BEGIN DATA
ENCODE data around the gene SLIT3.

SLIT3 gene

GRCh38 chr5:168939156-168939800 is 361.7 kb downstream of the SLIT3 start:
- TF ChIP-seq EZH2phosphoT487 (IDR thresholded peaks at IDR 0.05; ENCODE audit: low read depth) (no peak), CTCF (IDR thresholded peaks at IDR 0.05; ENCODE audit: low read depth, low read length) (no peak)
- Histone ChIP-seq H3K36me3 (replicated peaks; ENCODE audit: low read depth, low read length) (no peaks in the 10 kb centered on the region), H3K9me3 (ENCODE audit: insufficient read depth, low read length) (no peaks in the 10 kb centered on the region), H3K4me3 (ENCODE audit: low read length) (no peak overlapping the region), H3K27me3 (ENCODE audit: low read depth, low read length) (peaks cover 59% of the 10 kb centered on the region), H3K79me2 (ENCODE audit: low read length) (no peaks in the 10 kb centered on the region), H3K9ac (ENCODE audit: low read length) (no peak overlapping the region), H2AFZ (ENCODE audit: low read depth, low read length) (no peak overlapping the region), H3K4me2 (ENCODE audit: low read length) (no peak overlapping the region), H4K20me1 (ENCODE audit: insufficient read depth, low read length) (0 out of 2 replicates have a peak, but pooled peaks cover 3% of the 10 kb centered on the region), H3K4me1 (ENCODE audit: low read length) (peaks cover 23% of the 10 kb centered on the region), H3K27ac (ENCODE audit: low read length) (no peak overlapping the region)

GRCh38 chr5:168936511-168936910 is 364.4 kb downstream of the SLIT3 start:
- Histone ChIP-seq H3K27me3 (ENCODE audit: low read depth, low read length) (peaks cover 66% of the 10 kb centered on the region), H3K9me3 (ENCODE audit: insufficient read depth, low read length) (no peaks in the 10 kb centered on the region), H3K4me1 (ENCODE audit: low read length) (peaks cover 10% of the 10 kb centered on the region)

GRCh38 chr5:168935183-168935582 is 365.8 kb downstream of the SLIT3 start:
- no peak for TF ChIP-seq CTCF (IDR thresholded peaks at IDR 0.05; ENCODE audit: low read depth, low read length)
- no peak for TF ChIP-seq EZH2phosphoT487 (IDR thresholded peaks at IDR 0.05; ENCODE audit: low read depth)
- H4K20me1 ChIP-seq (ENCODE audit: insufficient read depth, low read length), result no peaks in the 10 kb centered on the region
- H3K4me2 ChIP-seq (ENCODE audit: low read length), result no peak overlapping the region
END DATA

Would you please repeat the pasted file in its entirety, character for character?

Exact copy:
ENCODE data around the gene SLIT3.

SLIT3 gene

GRCh38 chr5:168939156-168939800 is 361.7 kb downstream of the SLIT3 start:
- TF ChIP-seq EZH2phosphoT487 (IDR thresholded peaks at IDR 0.05; ENCODE audit: low read depth) (no peak), CTCF (IDR thresholded peaks at IDR 0.05; ENCODE audit: low read depth, low read length) (no peak)
- Histone ChIP-seq H3K36me3 (replicated peaks; ENCODE audit: low read depth, low read length) (no peaks in the 10 kb centered on the region), H3K9me3 (ENCODE audit: insufficient read depth, low read length) (no peaks in the 10 kb centered on the region), H3K4me3 (ENCODE audit: low read length) (no peak overlapping the region), H3K27me3 (ENCODE audit: low read depth, low read length) (peaks cover 59% of the 10 kb centered on the region), H3K79me2 (ENCODE audit: low read length) (no peaks in the 10 kb centered on the region), H3K9ac (ENCODE audit: low read length) (no peak overlapping the region), H2AFZ (ENCODE audit: low read depth, low read length) (no peak overlapping the region), H3K4me2 (ENCODE audit: low read length) (no peak overlapping the region), H4K20me1 (ENCODE audit: insufficient read depth, low read length) (0 out of 2 replicates have a peak, but pooled peaks cover 3% of the 10 kb centered on the region), H3K4me1 (ENCODE audit: low read length) (peaks cover 23% of the 10 kb centered on the region), H3K27ac (ENCODE audit: low read length) (no peak overlapping the region)

GRCh38 chr5:168936511-168936910 is 364.4 kb downstream of the SLIT3 start:
- Histone ChIP-seq H3K27me3 (ENCODE audit: low read depth, low read length) (peaks cover 66% of the 10 kb centered on the region), H3K9me3 (ENCODE audit: insufficient read depth, low read length) (no peaks in the 10 kb centered on the region), H3K4me1 (ENCODE audit: low read length) (peaks cover 10% of the 10 kb centered on the region)

GRCh38 chr5:168935183-168935582 is 365.8 kb downstream of the SLIT3 start:
- no peak for TF ChIP-seq CTCF (IDR thresholded peaks at IDR 0.05; ENCODE audit: low read depth, low read length)
- no peak for TF ChIP-seq EZH2phosphoT487 (IDR thresholded peaks at IDR 0.05; ENCODE audit: low read depth)
- H4K20me1 ChIP-seq (ENCODE audit: insufficient read depth, low read length), result no peaks in the 10 kb centered on the region
- H3K4me2 ChIP-seq (ENCODE audit: low read length), result no peak overlapping the region